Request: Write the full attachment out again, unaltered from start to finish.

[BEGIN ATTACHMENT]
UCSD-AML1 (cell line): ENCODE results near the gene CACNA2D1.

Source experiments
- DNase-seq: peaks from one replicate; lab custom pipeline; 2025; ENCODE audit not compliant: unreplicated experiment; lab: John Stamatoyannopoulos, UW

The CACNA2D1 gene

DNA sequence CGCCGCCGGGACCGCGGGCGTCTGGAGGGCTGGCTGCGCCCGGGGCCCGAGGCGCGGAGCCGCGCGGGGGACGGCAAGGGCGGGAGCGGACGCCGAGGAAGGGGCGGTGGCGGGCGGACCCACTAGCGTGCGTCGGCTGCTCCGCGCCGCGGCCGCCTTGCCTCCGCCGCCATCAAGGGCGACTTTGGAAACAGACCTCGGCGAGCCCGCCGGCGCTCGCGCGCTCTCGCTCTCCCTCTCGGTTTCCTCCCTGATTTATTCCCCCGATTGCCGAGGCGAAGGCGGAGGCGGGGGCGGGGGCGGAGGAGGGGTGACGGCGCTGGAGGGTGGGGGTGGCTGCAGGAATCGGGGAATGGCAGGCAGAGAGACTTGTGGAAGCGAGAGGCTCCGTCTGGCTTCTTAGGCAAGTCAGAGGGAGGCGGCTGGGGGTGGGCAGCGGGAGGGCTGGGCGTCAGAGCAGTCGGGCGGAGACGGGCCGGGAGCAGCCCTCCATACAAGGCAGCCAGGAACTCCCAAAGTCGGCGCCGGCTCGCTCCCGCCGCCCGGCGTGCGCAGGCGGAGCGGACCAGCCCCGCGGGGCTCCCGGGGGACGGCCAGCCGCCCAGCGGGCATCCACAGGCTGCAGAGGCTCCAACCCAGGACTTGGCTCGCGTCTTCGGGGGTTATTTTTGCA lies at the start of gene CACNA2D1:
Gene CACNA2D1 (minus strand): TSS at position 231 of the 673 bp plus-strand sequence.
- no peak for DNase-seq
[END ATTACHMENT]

UCSD-AML1 (cell line): ENCODE results near the gene CACNA2D1.

Source experiments
- DNase-seq: peaks from one replicate; lab custom pipeline; 2025; ENCODE audit not compliant: unreplicated experiment; lab: John Stamatoyannopoulos, UW

The CACNA2D1 gene

DNA sequence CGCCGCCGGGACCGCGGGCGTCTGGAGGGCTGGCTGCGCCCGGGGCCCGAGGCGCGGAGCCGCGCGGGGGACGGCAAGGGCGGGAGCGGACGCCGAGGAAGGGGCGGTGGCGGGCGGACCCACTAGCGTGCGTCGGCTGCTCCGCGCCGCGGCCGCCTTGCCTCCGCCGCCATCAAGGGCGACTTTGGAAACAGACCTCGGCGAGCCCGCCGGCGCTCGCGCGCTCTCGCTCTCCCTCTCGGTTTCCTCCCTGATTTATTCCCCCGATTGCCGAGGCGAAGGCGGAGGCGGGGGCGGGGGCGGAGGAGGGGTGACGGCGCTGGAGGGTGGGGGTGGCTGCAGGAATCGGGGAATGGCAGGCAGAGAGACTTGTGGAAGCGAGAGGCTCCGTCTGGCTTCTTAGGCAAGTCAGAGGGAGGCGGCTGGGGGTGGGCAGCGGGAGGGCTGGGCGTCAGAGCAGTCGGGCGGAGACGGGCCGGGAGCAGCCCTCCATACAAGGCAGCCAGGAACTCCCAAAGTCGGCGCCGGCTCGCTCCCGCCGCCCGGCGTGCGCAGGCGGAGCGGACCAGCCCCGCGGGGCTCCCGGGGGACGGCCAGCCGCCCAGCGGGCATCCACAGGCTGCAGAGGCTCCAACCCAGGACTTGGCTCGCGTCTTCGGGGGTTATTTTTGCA lies at the start of gene CACNA2D1:
Gene CACNA2D1 (minus strand): TSS at position 231 of the 673 bp plus-strand sequence.
- no peak for DNase-seq